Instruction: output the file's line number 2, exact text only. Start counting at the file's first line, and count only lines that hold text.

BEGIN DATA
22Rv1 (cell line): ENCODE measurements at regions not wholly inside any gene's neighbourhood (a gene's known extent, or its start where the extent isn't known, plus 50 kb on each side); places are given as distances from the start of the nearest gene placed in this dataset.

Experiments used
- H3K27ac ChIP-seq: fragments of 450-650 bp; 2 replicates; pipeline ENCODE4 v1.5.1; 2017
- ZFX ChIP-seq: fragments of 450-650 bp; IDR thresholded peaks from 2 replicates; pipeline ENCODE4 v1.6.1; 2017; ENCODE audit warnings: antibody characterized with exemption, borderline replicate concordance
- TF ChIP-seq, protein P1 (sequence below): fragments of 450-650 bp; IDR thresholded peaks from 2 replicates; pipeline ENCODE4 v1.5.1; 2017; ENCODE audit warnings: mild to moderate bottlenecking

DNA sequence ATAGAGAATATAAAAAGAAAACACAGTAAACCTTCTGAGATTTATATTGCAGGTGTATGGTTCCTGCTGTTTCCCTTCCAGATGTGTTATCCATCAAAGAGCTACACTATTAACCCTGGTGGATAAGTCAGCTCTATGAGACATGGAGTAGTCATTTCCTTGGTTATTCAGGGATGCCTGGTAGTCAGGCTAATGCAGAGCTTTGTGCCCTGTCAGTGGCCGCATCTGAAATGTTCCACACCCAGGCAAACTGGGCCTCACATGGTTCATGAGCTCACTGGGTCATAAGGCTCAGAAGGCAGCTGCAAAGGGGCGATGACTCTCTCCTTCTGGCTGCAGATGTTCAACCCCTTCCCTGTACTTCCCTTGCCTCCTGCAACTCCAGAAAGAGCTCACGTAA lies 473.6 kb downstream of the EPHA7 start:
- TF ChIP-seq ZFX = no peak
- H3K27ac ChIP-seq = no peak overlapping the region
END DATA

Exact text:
Experiments used